The night runners “president” has protested against the “massive” hunting of animals they use for their activities.
Jack Songo from Ndhiwa constituency, Homa Bay county, has accused the Kenya Wildlife Service and the Kenya Forest Service officers of being asleep on the job.
He said wild animals at Ruma National Park are diminishing fast.
Songo said they have tried to reach out to the KWS so they can work together to protect the animals, but they have not reached an agreement.
He said they are keeping a few animals, such as hyenas, in caves.
But yesterday Homa Bay Deputy KWS warden Grace Wendot said people who are allowed to keep wildlife are licenced by the KWS after they apply for permits.
The KWS then assesses their farms and are only issued with permits to keep wild animals if they meet all the requirements.
“We have not received any communication or request from Songo. Anyone found with wild animals without a permit will be prosecuted,” she said.
Songo on Tuesday said the number of hyenas, baboons, some species of monkeys, snakes and other reptiles have drastically reduced due to illegal hunting.
“I feel exited while competing with wild animals at night. My duty is to ensure animals such as hyenas are fed and safe in the forest,” he said.
Songo is the National Right Runners president, which has more than one million registered members across the country.
Songo said the KWS officers has allowed hunters to invade the park and kill the animals they use in their “calling”.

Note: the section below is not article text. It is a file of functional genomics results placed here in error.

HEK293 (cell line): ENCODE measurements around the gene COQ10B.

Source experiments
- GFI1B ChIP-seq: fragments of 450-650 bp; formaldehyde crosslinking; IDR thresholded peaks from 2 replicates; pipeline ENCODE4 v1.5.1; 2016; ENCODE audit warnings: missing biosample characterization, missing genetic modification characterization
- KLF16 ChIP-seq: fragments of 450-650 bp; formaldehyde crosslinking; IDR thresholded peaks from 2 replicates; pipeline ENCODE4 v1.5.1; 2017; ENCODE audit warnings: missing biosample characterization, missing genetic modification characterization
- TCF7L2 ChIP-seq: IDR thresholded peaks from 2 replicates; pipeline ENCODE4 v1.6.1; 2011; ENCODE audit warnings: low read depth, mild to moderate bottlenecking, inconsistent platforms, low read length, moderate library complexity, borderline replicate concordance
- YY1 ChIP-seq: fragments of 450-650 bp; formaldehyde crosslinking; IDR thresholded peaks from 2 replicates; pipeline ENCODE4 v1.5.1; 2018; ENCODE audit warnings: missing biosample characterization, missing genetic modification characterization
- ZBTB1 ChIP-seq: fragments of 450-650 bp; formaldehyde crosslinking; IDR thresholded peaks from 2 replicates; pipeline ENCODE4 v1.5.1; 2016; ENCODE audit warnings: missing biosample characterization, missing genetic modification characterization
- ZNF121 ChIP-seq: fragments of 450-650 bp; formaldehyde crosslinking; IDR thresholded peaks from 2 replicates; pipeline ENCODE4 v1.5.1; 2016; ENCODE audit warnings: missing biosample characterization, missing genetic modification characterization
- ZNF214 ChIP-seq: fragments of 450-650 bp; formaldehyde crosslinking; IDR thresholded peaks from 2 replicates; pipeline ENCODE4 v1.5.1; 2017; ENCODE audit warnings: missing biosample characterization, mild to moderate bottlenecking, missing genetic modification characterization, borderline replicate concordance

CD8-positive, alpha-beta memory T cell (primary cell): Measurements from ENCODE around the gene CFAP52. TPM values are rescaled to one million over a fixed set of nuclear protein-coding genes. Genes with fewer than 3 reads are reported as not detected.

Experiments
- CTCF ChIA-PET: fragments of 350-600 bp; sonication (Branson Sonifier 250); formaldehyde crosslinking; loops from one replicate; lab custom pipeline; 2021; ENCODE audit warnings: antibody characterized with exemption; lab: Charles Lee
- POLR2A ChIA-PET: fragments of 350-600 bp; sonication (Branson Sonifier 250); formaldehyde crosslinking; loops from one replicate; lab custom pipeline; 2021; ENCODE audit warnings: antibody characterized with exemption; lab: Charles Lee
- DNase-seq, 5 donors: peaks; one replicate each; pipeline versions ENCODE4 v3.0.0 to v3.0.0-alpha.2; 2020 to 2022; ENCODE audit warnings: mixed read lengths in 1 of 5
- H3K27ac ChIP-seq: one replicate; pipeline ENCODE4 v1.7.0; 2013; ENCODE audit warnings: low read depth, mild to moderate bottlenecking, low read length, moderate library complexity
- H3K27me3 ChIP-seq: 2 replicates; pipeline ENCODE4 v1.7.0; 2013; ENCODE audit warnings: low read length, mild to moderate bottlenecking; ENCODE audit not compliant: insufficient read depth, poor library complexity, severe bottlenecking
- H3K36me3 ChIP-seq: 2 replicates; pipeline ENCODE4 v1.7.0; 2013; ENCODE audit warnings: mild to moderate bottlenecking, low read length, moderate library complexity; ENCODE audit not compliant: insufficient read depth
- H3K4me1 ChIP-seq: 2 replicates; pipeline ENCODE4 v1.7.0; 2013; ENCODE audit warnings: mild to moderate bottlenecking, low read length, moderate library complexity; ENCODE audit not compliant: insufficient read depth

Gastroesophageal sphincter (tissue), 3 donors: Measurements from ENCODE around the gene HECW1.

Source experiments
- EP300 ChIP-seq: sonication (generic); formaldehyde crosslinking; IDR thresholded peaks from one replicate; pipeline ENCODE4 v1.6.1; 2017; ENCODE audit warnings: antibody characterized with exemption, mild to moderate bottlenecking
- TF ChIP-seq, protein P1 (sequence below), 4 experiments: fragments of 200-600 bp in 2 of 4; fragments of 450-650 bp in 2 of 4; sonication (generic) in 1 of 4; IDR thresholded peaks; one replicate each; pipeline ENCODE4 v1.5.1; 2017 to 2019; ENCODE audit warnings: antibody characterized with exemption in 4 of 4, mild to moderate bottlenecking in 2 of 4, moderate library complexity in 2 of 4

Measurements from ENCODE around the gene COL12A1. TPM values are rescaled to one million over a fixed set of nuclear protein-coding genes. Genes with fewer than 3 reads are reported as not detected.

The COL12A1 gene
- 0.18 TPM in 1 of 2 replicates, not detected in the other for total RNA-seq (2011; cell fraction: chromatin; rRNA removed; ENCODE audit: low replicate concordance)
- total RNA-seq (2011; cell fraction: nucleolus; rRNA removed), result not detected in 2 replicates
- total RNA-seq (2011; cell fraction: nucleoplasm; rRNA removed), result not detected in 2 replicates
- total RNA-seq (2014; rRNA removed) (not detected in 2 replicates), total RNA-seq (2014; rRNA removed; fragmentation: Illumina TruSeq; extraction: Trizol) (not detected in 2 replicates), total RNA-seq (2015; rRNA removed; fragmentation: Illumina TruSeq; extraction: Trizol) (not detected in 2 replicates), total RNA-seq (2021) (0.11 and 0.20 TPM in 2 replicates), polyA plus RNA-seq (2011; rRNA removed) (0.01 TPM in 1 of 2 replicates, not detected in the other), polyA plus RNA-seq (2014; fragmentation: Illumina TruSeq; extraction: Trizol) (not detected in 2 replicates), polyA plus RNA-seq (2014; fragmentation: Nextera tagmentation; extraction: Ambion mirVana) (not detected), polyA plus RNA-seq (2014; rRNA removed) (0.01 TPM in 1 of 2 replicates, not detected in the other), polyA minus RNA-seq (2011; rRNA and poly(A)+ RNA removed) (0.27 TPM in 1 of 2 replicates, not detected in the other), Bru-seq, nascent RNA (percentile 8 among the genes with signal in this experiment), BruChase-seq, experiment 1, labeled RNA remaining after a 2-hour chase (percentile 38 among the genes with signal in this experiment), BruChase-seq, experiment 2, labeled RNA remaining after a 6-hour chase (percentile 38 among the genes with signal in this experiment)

He also accused the KFS officials of allowing residents to cut trees and clear bushes, which the animals shelter in.
Songioo said hunters should be stopped since they are a major threat to their activities.
Songioo said hunters kill any animal they come across, even those they do not eat like snakes.
In addition, their natural habitats are disrupted when residents clear bushes.
He said something needs to be done urgently to stop this practice.
Songo urged village elders, chiefs, the KWS and the KFS to protect forests and wildlife.
He said deforestation has led to human-wildlife conflicts. He gave an example of the recent invasion by monkeys to farms and homes in Nyarongi village in Migori.
“I do not see anything wrong with the monkeys invading farms. This is because residents have cleared vegetation and they have nothing to feed on in the forest,” Songo said.
Songo dismissed rumours that he received threats from Homa Bay leaders and elders to stop the night running.
Songo, who is married and is a father of two, said he is the only one from his family who is involved in the activity.
– The Star/ Habil Onyango